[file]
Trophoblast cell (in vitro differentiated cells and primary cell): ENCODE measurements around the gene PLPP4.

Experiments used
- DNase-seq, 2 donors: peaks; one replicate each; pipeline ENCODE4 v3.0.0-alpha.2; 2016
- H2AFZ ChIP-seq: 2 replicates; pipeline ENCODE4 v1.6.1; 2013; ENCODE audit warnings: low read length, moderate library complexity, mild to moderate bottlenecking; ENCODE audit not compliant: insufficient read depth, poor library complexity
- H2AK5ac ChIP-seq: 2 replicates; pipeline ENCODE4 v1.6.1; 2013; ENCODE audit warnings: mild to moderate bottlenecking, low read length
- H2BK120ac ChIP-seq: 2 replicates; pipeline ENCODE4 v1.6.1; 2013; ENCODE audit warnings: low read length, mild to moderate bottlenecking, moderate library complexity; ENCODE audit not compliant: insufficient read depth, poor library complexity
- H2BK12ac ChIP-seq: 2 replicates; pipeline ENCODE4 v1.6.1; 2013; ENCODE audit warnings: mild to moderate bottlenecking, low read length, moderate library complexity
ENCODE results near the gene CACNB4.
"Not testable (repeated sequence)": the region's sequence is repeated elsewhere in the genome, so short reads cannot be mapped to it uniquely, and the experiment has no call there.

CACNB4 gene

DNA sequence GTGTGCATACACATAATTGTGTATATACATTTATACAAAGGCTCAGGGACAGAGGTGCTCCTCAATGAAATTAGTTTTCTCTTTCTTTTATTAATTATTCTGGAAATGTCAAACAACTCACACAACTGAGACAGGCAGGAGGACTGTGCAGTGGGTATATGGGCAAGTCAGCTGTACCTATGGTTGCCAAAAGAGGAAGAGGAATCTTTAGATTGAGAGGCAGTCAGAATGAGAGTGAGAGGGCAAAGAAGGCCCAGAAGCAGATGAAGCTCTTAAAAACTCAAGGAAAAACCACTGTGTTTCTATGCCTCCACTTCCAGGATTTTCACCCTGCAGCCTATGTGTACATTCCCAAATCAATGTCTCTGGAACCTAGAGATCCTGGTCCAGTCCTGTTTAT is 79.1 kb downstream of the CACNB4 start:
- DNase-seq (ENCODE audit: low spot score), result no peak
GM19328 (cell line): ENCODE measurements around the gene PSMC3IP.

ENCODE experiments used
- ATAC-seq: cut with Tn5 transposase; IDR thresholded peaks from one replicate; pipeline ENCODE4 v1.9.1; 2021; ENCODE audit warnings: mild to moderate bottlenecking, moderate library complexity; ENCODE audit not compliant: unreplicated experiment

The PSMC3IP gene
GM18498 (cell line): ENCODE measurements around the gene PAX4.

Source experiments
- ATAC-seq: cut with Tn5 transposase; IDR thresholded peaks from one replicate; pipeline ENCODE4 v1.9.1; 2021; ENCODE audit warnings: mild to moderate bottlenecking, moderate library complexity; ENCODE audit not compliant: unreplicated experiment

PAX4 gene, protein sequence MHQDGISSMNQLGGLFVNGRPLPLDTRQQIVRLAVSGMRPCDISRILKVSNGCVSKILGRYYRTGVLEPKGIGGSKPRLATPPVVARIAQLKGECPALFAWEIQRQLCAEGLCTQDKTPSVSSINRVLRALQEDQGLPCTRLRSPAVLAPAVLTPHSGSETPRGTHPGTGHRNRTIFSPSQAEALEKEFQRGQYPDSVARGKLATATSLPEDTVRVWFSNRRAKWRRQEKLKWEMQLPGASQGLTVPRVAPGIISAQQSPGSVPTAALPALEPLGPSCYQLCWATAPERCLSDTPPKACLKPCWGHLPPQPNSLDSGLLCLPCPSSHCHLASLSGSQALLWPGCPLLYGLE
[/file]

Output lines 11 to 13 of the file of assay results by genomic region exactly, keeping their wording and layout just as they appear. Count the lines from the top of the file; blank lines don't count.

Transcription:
DNA sequence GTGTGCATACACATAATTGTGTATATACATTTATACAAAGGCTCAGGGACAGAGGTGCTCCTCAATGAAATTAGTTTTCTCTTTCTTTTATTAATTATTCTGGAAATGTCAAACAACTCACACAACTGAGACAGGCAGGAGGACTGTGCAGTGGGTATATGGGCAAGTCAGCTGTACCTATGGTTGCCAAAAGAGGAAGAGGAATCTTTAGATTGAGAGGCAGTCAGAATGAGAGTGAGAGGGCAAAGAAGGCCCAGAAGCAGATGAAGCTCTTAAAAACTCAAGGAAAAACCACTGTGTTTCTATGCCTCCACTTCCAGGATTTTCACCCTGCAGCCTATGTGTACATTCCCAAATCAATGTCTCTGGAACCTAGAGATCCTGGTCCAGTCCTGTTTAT is 79.1 kb downstream of the CACNB4 start:
- DNase-seq (ENCODE audit: low spot score), result no peak
GM19328 (cell line): ENCODE measurements around the gene PSMC3IP.